Within the walls of The Entrepreneurs Club, there’s more than meets the eye. It houses an Outreach Program for adults, a testament to Evans’ commitment to holistic community development.

And there’s more—a Youth Empowerment Program that echoes with the laughter and determination of young dreamers. The Entrepreneurs Club unfolds its arms to embrace the next generation, offering more than just guidance. Picture a boxing gym, a space where the vigor of youth meets the discipline of the ring, sculpting not just bodies but also futures.

Within this club’s dynamic walls free boxing is offered for kids aged five-18 emerging as a sanctuary for not just fitness but also mental well-being. In the ring, children don’t just throw punches; they confront challenges head-on, fostering a sense of discipline that extends far beyond the boxing gloves.

“They’re not just learning the art of boxing; they’re crafting a resilient mindset,” says Evans.

The rhythmic dance of footwork becomes a metaphor for life’s ebbs and flows, instilling local youth with mental agility, discipline and self-confidence. “The ring helps the kids deal with their anxieties and worries, too,” he says.

Evans’ mission of giving back to his community is evident not only in what he is doing to assist other businesses or the area’s youth, but also in what his east side complex offers for those who need a helping hand. Within the connected buildings sits a rooming house that Evans has renovated and offers to those who need a temporary place to stay – nine units for women and children and four on the other side for men.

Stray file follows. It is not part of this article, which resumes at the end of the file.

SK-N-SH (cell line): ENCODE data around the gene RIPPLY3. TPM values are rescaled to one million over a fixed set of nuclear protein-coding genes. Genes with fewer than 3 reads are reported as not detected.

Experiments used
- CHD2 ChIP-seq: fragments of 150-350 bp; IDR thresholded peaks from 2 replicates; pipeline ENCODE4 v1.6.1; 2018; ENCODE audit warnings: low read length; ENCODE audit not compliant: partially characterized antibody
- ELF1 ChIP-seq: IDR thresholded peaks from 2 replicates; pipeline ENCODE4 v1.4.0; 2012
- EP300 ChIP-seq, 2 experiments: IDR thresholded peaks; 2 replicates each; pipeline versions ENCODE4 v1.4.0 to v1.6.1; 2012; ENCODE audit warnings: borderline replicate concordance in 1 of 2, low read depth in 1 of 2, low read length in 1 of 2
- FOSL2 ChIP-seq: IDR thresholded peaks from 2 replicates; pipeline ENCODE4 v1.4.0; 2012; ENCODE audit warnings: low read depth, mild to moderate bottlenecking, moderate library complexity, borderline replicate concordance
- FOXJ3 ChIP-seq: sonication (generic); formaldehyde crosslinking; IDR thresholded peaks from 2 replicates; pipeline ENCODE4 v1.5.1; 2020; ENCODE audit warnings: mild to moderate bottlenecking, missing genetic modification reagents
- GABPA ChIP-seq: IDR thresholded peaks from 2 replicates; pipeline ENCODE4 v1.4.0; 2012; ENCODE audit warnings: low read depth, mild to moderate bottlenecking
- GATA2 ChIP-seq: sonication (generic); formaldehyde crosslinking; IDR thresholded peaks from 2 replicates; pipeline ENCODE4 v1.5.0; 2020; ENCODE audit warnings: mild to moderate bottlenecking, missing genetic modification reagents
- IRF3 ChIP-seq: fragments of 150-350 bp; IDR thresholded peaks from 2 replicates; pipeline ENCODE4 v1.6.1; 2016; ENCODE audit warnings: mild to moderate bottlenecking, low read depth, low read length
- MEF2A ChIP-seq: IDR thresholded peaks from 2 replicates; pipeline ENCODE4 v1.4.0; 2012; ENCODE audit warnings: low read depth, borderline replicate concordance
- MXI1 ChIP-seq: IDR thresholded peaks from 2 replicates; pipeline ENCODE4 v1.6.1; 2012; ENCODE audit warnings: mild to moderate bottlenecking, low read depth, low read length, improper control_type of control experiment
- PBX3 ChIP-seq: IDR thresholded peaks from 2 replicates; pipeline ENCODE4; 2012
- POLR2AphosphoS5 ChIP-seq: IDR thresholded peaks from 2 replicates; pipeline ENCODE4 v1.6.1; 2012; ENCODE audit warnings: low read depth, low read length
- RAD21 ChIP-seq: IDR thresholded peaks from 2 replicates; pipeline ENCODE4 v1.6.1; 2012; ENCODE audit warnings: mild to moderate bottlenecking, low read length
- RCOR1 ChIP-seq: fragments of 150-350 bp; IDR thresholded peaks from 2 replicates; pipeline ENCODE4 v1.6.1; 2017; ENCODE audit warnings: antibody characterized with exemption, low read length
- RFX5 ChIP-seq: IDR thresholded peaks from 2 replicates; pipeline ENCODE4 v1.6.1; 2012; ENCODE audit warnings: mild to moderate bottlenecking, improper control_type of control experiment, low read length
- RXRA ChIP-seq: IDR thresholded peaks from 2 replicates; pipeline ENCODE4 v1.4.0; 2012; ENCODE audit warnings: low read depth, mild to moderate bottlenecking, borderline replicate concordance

“I don’t get any funding for this, I do it out of my own pocket,” he says. And out of his own heart undoubtedly. He doesn’t have any set requirements for those whom he feels have a need for such housing. He meets with them and, if they need help, he is there to offer it. He will also work with the residents in their search for jobs and permanent housing as they try to improve their situations.

The Entrepreneurs Club, a hub of empowerment, extends beyond the tangible, becoming a testament to the transformative power of investing in the mental health and well-being of the community’s future.

Beyond the glitz of events, the club’s programming is quickly becoming the pulse of connection, reaching out to bridge the gaps that conventional avenues may overlook.

Like a symphony of ambition, The Entrepreneurs Club orchestrates its mission, recognizing that increasing minority businesses are the linchpins to dismantling the barriers that hinder prosperity for underserved communities.

Evans is offering the Club to Black-owned start-up businesses or Black-owned business organizations free availability to the Club in their efforts to develop and grow enterprises.

“I offer two-hour time slots to use the facility for any type of customer appreciation, for any type of seminars that are trying to get someone to understand their [Black-owned] business,” he says. “Or if they want to hold poetry events or art events … strictly for us … the Black business owners.”

Toledo, often overshadowed by larger urban landscapes, now boasts a collective of visionaries determined to reshape the narrative. In Vince Evans’ creation, The Entrepreneurs Club isn’t just a structure; it’s a living entity, pulsating with the rhythm of community growth. Here, the clinking glasses and the echoes of mentorship reverberate together, crafting a narrative where entrepreneurship is not just a business venture but a force that transforms lives.